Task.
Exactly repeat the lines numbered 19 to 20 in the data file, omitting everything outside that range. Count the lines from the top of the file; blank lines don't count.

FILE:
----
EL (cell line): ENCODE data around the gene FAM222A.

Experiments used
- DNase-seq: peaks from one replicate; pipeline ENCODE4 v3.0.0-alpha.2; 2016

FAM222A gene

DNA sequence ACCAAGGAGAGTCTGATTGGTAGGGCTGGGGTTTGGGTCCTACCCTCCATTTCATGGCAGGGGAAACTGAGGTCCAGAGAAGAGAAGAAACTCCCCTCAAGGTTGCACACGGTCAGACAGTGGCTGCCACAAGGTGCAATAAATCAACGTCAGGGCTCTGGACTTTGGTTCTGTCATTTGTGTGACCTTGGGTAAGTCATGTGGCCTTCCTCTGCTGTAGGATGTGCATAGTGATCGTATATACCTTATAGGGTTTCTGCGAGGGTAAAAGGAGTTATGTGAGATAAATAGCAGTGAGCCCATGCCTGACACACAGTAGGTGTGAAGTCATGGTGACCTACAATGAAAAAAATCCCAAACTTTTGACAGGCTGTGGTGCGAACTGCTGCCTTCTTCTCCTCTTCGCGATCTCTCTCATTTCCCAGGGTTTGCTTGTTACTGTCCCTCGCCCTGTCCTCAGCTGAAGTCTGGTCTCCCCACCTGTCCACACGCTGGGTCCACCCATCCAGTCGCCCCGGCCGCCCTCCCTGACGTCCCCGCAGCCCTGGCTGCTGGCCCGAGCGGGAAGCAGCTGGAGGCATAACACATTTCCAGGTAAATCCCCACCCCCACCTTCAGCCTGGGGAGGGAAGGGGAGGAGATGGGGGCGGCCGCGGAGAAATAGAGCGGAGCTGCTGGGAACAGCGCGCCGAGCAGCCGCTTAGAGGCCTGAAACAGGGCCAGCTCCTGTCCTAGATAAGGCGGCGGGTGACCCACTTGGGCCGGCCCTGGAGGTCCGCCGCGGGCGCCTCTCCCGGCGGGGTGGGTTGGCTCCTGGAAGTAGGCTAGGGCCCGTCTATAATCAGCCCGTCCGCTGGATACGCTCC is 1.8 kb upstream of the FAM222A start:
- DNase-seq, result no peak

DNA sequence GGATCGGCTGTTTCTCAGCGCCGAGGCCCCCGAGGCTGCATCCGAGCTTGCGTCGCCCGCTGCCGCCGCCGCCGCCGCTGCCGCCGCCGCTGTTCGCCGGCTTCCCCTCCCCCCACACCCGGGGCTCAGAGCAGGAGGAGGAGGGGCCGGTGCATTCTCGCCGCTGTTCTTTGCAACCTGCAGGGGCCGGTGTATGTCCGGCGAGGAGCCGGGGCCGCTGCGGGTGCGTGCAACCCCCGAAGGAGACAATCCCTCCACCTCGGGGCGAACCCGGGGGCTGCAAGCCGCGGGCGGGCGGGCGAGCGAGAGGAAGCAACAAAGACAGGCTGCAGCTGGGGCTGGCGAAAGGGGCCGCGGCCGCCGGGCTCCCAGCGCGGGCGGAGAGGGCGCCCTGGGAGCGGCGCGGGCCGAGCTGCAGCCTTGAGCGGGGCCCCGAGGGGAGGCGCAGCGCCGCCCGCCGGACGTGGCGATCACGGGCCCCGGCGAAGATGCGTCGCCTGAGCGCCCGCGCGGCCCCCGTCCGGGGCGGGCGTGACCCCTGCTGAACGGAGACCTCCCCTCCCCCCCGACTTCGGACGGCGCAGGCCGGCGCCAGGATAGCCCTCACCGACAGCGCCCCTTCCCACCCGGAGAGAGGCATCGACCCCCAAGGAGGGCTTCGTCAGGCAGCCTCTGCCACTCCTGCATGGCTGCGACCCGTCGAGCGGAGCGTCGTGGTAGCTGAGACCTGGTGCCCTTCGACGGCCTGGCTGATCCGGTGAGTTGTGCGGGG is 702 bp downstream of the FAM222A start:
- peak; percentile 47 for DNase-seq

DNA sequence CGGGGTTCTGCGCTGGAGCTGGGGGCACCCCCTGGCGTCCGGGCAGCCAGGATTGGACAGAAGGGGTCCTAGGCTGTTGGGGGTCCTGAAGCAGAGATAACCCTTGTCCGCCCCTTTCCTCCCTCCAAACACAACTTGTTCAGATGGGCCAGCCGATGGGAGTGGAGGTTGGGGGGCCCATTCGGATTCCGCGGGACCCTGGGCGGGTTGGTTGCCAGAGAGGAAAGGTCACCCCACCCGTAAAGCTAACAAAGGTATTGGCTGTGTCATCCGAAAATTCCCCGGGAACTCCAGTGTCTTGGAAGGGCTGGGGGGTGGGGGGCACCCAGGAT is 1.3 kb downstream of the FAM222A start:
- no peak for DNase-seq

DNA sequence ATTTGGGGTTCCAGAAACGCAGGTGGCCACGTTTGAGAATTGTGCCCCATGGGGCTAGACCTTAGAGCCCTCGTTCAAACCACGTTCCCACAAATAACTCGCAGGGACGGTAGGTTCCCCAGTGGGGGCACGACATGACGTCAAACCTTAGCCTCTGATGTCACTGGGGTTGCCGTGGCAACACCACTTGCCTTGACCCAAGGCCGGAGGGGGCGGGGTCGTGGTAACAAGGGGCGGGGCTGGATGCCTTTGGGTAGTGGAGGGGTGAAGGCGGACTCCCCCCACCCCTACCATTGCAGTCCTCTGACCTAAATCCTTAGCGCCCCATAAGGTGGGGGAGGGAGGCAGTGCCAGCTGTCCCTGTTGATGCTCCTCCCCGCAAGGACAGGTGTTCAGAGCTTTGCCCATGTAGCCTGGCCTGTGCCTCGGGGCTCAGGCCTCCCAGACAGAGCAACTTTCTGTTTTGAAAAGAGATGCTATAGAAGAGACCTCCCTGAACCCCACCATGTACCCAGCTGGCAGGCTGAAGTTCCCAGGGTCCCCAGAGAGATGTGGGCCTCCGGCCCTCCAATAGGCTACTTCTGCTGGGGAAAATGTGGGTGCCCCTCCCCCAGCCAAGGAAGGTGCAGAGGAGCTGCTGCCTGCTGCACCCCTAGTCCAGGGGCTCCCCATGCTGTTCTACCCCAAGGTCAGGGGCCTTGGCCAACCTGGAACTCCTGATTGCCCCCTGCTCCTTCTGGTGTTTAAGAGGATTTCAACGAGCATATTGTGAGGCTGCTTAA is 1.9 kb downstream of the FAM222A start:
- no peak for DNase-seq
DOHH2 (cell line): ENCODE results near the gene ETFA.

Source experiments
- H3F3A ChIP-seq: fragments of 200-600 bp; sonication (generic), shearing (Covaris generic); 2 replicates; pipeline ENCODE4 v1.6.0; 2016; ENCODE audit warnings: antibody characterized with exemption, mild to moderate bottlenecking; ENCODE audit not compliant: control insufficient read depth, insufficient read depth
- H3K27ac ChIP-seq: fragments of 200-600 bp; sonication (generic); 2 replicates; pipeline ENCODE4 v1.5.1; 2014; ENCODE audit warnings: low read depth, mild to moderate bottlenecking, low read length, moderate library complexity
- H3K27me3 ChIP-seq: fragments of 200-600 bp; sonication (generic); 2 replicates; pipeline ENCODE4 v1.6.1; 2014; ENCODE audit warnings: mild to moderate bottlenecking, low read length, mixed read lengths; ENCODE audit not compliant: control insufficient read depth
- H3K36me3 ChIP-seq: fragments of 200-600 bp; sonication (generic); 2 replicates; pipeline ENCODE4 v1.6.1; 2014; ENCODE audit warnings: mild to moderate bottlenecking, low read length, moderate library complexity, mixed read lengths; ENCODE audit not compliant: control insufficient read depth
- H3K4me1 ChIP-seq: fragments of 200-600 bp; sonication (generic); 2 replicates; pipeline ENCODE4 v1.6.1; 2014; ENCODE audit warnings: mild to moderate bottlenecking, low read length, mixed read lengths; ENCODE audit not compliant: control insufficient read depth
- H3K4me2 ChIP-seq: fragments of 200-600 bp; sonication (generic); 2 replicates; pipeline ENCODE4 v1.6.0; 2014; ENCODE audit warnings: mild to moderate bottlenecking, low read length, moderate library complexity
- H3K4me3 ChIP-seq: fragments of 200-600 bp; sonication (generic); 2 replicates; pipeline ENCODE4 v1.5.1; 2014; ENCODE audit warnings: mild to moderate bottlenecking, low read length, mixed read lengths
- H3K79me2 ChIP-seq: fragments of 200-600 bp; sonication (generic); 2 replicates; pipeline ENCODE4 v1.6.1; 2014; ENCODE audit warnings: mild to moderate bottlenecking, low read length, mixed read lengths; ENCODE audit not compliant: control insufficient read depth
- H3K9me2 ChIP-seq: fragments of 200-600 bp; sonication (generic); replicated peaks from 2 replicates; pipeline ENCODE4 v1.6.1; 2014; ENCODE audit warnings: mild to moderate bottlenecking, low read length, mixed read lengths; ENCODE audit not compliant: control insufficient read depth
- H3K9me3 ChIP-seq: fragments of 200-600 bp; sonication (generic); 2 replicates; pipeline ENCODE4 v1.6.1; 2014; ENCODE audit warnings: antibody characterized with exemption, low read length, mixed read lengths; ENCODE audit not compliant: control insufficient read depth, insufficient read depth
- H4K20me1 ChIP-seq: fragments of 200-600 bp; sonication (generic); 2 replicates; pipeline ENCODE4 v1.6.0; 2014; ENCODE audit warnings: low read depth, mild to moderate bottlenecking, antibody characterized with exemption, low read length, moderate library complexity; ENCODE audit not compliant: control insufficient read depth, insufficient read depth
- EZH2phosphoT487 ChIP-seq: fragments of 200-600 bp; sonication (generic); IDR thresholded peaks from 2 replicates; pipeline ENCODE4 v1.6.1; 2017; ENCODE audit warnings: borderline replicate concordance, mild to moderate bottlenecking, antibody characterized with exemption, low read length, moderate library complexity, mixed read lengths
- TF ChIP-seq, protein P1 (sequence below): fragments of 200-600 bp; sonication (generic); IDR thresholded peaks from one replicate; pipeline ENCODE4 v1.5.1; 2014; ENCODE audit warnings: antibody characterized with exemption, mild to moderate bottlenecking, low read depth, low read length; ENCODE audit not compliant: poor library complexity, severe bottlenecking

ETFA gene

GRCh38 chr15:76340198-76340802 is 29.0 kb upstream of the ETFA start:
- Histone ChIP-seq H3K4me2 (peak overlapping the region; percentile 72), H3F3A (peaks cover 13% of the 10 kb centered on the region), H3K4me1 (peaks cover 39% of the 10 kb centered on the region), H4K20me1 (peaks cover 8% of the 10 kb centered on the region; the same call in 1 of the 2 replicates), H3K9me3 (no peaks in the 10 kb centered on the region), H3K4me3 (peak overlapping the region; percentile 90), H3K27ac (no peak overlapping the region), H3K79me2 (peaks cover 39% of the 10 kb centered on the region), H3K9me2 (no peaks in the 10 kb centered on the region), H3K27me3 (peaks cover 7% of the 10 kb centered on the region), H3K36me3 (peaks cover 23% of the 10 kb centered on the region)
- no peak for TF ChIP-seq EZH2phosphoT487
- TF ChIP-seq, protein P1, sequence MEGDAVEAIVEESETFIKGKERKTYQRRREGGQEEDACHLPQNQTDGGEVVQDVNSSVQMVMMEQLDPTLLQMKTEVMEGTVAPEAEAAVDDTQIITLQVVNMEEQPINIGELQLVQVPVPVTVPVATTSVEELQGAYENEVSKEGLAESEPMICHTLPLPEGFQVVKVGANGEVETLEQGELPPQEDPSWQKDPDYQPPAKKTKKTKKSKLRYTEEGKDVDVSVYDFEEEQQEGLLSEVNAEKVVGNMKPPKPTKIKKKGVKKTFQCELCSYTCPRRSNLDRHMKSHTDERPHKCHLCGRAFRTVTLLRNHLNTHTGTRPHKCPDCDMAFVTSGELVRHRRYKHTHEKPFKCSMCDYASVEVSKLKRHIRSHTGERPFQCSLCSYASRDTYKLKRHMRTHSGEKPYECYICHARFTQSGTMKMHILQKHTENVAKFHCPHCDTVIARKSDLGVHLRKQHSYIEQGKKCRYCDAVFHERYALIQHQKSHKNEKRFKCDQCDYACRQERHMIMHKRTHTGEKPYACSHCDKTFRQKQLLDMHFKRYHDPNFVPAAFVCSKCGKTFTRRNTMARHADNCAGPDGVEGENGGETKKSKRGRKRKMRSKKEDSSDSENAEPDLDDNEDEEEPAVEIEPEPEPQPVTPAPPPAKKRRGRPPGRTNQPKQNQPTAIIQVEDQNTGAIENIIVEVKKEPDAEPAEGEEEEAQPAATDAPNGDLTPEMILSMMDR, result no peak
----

- H3K4me1 ChIP-seq: fragments of 200-600 bp; sonication (generic); 2 replicates; pipeline ENCODE4 v1.6.1; 2014; ENCODE audit warnings: mild to moderate bottlenecking, low read length, mixed read lengths; ENCODE audit not compliant: control insufficient read depth
- H3K4me2 ChIP-seq: fragments of 200-600 bp; sonication (generic); 2 replicates; pipeline ENCODE4 v1.6.0; 2014; ENCODE audit warnings: mild to moderate bottlenecking, low read length, moderate library complexity